Research shows nutrients that are anti-inflammatory and antioxidative help your dog to combat inflammation and oxidative stress which in turns supports a reduction in the condition your dog is suffering from and effects these powerful nutrients have on your dog’s health and ageing.
Should you be supplementing your dog’s food? Prevention is better than cure.
Once your dog shows symptoms of a physical issue, such as arthritis, mobility issues, vision impairment, cognitive decline or dental it is most often too late to reverse the damage already done.
Most dog food does not do our dogs the justice, or deliver the preventative health benefits, they need and surely deserve from their diet.
As outlined previously the cheaper the food the less likely it is to have the quality protein sources, complex carbohydrates, fibres and essential fatty acids to allow your dog to thrive long into old age.
Many premium foods are developed to deliver quality sources of protein, carbohydrates and perhaps even fibre (although most contain insufficient in our view). 99.99% will however not include what are considered non-essential nutrients, phytonutrients.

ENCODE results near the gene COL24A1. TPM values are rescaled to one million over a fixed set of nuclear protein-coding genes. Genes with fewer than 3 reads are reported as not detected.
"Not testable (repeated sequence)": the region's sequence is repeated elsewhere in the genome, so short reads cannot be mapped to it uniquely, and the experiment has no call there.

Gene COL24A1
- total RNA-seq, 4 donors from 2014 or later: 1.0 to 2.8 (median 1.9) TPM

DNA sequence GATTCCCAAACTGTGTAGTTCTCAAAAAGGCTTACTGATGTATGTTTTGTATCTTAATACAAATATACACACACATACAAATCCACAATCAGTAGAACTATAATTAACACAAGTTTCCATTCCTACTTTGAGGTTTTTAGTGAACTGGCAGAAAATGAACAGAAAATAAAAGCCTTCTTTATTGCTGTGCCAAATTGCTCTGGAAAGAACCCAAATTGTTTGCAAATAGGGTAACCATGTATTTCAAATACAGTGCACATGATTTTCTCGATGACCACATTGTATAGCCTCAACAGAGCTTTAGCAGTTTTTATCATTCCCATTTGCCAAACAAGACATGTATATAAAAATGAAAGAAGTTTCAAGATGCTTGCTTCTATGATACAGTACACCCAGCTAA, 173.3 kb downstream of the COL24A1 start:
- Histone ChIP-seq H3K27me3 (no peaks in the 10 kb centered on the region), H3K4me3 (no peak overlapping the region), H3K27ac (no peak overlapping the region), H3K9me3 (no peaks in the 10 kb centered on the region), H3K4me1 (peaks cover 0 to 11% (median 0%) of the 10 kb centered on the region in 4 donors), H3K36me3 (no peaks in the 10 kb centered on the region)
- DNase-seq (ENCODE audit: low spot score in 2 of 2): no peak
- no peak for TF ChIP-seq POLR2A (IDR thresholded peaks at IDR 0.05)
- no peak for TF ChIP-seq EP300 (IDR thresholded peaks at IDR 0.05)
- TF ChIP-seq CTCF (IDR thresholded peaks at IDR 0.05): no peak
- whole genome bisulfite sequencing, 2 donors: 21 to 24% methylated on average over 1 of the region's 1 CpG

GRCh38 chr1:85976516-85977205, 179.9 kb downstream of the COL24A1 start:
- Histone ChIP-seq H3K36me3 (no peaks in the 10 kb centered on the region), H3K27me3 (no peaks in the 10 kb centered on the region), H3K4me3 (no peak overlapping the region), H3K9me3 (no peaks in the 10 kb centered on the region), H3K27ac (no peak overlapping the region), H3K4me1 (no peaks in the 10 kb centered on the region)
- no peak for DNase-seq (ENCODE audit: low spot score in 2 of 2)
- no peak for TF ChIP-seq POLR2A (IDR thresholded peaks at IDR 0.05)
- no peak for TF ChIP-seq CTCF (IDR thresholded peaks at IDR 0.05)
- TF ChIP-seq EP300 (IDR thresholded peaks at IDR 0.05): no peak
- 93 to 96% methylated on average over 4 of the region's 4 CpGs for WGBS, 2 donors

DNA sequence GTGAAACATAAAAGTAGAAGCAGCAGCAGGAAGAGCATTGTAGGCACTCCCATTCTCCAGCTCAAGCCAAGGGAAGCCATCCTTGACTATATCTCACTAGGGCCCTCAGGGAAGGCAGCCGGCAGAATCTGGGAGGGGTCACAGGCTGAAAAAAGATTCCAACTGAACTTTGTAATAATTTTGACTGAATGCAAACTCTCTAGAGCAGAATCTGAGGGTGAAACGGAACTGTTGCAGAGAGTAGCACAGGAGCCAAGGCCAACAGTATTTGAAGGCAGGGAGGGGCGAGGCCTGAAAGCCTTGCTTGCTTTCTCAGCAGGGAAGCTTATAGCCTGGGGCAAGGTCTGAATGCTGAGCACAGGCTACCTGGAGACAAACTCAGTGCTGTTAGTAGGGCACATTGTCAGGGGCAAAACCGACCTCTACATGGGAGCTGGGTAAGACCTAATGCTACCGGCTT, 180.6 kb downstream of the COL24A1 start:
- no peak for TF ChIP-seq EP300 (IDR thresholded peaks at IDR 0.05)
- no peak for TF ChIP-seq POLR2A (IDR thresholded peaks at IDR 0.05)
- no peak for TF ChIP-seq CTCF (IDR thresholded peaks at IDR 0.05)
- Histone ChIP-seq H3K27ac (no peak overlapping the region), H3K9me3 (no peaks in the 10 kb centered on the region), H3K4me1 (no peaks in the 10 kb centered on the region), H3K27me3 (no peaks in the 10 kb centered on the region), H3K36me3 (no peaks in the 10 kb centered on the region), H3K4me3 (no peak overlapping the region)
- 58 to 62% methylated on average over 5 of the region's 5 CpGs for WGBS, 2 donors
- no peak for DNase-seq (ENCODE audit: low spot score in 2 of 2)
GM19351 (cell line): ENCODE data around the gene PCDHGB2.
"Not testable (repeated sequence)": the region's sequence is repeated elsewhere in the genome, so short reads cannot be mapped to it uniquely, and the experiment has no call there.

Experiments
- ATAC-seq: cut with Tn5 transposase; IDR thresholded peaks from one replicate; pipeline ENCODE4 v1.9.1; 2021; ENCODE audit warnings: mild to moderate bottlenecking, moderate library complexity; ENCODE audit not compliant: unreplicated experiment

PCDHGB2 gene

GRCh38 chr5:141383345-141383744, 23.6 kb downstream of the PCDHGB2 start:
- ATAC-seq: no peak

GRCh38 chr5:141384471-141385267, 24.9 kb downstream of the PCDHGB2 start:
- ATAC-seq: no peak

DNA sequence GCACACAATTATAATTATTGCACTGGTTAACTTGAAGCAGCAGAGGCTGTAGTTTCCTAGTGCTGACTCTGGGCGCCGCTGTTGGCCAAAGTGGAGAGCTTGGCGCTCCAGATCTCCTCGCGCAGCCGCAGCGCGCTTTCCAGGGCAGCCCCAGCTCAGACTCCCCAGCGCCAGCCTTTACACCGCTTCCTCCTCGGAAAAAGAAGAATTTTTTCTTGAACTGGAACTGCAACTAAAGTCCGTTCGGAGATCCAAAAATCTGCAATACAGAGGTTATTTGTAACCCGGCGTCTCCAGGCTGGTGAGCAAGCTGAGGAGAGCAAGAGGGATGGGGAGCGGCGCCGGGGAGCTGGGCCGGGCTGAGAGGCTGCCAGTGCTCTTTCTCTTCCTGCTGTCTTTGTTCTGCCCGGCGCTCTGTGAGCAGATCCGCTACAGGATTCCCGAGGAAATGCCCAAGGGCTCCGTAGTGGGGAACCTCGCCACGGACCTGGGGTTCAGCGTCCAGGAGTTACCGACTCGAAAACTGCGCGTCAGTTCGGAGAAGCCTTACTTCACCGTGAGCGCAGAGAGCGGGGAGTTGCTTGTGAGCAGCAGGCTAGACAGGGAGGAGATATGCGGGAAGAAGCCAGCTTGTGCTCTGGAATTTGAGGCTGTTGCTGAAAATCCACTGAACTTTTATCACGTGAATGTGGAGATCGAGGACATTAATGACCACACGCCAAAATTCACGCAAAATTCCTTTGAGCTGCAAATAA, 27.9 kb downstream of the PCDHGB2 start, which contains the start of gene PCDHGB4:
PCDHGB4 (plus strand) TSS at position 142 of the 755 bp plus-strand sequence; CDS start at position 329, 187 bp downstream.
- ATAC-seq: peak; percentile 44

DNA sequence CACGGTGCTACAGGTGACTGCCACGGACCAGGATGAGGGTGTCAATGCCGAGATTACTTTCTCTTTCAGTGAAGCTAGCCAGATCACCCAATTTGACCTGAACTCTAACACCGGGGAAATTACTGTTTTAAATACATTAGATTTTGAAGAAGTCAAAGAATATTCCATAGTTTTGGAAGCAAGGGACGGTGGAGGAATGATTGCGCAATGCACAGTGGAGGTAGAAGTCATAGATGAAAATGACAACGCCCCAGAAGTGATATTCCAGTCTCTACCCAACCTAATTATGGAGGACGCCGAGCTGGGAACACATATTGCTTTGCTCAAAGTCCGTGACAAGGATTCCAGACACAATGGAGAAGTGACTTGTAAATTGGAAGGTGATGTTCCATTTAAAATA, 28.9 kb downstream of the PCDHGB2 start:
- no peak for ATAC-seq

These powerful, plant-based compounds are the key to elevating your dog’s food beyond simple nutrition to nutrition that is preventative and potentially restorative.
Your option is to add supplements to their diet to make up for the shortfall of ingredients that provide this preventative support or to feed them a food that includes these powerful, health-giving nutrients as part of their daily diet.
There most used supplements are for:
- Digestive support
- Joint and Mobility support
- Skin and Coat health
- Heart health
- Brain health
- Anxiety and Calming
- Oral and Dental support
If your dog’s food includes the ingredients known to provide preventative support for the most common health issues, they are likely to face through their lives, it ensures that you do not have the inconvenience of adding the supplements to each meal, and the cost of doing so, but also ensures that these phytonutrients can work synergistically to provide the best preventative health support throughout their lives.
Bonza was formulated with canine nutritionists, integrative veterinarians and canine herbalists to deliver a food for your dog that elevates it beyond simple nutrition, a food that includes the majority of ingredients found in the world’s largest brands’ supplement formulations . Our complete and balanced plant-based food includes PhytoPlus®, a proprietary blend of potent phytonutrients, enzymes, prebiotics, probiotics, provitamins, herbs, botanicals and adaptogens providing them with natural and holistic preventative health support for the most likely health issues they might face throughout their lives.
Bonza. Nose to Tail Good Health.